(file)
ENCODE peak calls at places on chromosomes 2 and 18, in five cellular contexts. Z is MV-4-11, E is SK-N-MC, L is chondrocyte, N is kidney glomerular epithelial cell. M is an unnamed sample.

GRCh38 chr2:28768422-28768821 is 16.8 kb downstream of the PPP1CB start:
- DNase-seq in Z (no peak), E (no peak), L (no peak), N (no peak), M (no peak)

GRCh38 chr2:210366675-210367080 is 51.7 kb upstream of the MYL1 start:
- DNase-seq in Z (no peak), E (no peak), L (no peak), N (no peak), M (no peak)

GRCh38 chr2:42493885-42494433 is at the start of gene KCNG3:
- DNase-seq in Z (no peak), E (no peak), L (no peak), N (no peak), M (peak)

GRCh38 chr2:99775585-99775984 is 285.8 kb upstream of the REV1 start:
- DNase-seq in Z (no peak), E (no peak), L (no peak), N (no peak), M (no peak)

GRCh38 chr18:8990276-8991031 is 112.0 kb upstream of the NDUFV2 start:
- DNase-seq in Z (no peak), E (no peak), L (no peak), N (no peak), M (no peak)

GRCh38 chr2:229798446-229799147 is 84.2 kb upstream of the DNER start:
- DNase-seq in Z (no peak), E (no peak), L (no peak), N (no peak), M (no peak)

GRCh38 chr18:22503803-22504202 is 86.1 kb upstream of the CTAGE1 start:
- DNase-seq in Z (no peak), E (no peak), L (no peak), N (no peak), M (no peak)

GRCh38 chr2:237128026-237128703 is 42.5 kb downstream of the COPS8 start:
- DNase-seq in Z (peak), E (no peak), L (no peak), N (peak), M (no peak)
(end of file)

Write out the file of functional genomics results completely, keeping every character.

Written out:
ENCODE peak calls at places on chromosomes 2 and 18, in five cellular contexts. Z is MV-4-11, E is SK-N-MC, L is chondrocyte, N is kidney glomerular epithelial cell. M is an unnamed sample.

GRCh38 chr2:28768422-28768821 is 16.8 kb downstream of the PPP1CB start:
- DNase-seq in Z (no peak), E (no peak), L (no peak), N (no peak), M (no peak)

GRCh38 chr2:210366675-210367080 is 51.7 kb upstream of the MYL1 start:
- DNase-seq in Z (no peak), E (no peak), L (no peak), N (no peak), M (no peak)

GRCh38 chr2:42493885-42494433 is at the start of gene KCNG3:
- DNase-seq in Z (no peak), E (no peak), L (no peak), N (no peak), M (peak)

GRCh38 chr2:99775585-99775984 is 285.8 kb upstream of the REV1 start:
- DNase-seq in Z (no peak), E (no peak), L (no peak), N (no peak), M (no peak)

GRCh38 chr18:8990276-8991031 is 112.0 kb upstream of the NDUFV2 start:
- DNase-seq in Z (no peak), E (no peak), L (no peak), N (no peak), M (no peak)

GRCh38 chr2:229798446-229799147 is 84.2 kb upstream of the DNER start:
- DNase-seq in Z (no peak), E (no peak), L (no peak), N (no peak), M (no peak)

GRCh38 chr18:22503803-22504202 is 86.1 kb upstream of the CTAGE1 start:
- DNase-seq in Z (no peak), E (no peak), L (no peak), N (no peak), M (no peak)

GRCh38 chr2:237128026-237128703 is 42.5 kb downstream of the COPS8 start:
- DNase-seq in Z (peak), E (no peak), L (no peak), N (peak), M (no peak)